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I have a partial set of measurement data that is limited due to my tool's sensitivity. I know that the data is approximately normally distributed and I have a standard deviation from another data set that was within my measurement tool's range.

Is it possible to use this limited data to estimate its mean? In one case I have the upper 59% of the data and in another case I have the top 11%.

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    $\begingroup$ Yes you can, by expressing the joint distribution of what is observed, namely the upper 59% of a normally distributed sample. $\endgroup$
    – Xi'an
    Dec 7, 2023 at 9:45
  • $\begingroup$ I'm not sure that I follow. Do you mean to take a scatter plot with the upper 59% on one axis and the full normal distribution on the other? $\endgroup$
    – Shuesh
    Dec 7, 2023 at 15:50

2 Answers 2

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Given an iid sample $(X_1,\ldots,X_n)$, with density $f_\theta$, the sub-vector of order statistics $V=(X_{(\alpha n)},\ldots,X_{(n)})$ [where $0<\alpha<1$ and $\alpha n\in\mathbb N^*$] has density $$\frac{n!}{(\alpha n-1)!}F_\theta(x_{(\alpha n)})^{\alpha n-1}\prod_{i=\alpha n}^n f_\theta(x_{(i)})\ \mathbb I_{x_{(\alpha n)}\le\cdots\le x_{(n)}}$$ This turns into the likelihood when seen as a function of $\theta$, hence it can be on principle maximised in $\theta$.

Furthermore, since this is a missing data model, the EM algorithm can be implemented here. More precisely, this means considering the missing part of the sample, $W=(X_{(1)},\ldots,X_{(\alpha n-1)})$, in the complete log-likelihood $$-n \log\sigma-\frac{1}{2\sigma^2}\sum_{i=1}^n (X_{(i)}-\mu)^2\\=-n \log\sigma-\frac{1}{2\sigma^2}\sum_{i=1}^{\alpha n-1} (X_{(i)}-\mu)^2\\\qquad-\frac{1}{2\sigma^2}\sum^{n}_{i=\alpha n} (X_{(i)}-\mu)^2$$ and taking its expectation $$\mathbb E_{\mu_0,\sigma_0}\left[-\frac{1}{2\sigma^2}\sum_{i=1}^{\alpha n-1} (X_{(i)}-\mu)^2\Big|V\right]$$ even though the first two moments of a Normal order statistic are not available in closed form. However, the update in the M-step of the EM algorithm only involves $$\mu_{t+1}=\mathbb E_{\mu_t,\sigma}\left[\overline{X_{1:n}}\big|X_{(\alpha n)},\ldots, X_{(n)}\right]$$ which can be expressed as $$\frac{\alpha n-1}{n} \left\{\mu_t-\sigma f_{\mu_t,\sigma}(x_{(\alpha n)})\big/F_{\mu_t,\sigma}\right\}+\frac{1}{n}\sum_{i=\alpha n}^n X_{(i)}$$ with some intermediate steps$^1$, including the derivation of a truncated Normal mean. In conclusion, the EM algorithm can be implemented without any Monte Carlo step.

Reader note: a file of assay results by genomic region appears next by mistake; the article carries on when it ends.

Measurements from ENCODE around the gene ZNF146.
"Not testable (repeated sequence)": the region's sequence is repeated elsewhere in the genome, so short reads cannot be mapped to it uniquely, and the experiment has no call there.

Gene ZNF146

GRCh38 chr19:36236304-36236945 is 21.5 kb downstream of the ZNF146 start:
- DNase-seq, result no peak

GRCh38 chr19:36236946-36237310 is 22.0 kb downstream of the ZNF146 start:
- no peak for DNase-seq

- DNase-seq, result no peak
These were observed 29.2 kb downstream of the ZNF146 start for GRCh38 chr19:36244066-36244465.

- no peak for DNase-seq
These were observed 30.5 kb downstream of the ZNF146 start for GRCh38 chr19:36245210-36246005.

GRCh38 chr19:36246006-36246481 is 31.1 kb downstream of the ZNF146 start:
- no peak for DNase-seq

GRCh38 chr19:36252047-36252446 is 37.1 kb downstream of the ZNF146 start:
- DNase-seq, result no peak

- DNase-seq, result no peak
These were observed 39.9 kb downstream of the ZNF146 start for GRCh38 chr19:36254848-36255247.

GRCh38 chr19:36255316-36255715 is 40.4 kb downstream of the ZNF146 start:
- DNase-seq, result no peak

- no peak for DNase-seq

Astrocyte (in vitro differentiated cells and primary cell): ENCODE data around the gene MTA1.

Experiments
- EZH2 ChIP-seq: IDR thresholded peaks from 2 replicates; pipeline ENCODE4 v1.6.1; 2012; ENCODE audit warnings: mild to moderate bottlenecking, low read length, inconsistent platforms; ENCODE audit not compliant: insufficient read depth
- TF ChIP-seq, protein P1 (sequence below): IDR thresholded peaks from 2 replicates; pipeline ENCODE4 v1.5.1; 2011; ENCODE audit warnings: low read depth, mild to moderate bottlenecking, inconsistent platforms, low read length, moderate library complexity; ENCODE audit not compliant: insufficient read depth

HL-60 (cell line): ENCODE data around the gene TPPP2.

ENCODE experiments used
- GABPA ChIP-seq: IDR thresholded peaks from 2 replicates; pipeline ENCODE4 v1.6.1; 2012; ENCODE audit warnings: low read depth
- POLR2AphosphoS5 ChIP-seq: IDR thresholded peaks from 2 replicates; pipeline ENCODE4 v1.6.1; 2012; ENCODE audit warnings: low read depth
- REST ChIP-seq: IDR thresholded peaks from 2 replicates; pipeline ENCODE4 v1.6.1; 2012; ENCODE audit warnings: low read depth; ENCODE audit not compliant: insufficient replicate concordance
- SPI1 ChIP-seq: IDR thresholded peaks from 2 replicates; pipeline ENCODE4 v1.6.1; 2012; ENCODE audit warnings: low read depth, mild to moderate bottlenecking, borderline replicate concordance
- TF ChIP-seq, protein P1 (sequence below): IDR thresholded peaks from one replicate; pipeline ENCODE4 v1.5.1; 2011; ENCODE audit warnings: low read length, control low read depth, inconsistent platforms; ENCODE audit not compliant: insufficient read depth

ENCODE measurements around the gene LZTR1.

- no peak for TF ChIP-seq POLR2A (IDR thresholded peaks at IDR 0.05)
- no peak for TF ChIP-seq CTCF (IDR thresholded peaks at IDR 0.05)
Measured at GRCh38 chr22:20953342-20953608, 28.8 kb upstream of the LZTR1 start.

$^1$Another explanation for the result is that $W$ conditional on $V$ is (i) conditional on $X_{(\alpha n)}$ only and (ii) distributed from the original distribution truncated at $X_{(\alpha n)}$.

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This is simple using the method of moments.

Suppose $X$ is normally distributed, $X\sim N(\mu,\sigma)$. And suppose $Y$ is the highest $59\%$ of $X$. Then linear transformations of the numerical calculations for $N(0,1)$ give: \begin{align} E[Y]&=\mu + 0.948\sigma\\ E[Y^2]&=\mu^2 + 2(0.948)\mu\sigma + 1.216\sigma^2 \end{align}

In more generality, let $Y$ be the highest $r$ of $X$, where $0<r<1$. Let $Q_r$ be the quantile of the normal distribution for $1-r$, so $Q_{0.59}=-0.228$ and $Q_{0.11}=1.227$. Then \begin{align} E[Y]&=\mu + K_r\sigma\\ E[Y^2]&=\mu^2 + 2K_r \mu \sigma + \sigma^2(1 - K_r Q_r)\\ \text{where }K_r&=\frac{e^{-Q_r^2/2}}{\sqrt{2\pi}(1-r)} \end{align}

So $E[Y]$ and $E[Y^2]$ can be estimated from the sample, and then $\mu$ and $\sigma$ can be determined by solving the two equations. Or, if a value for $\sigma$ is taken from another source, $\mu$ can be estimated from the first equation alone.

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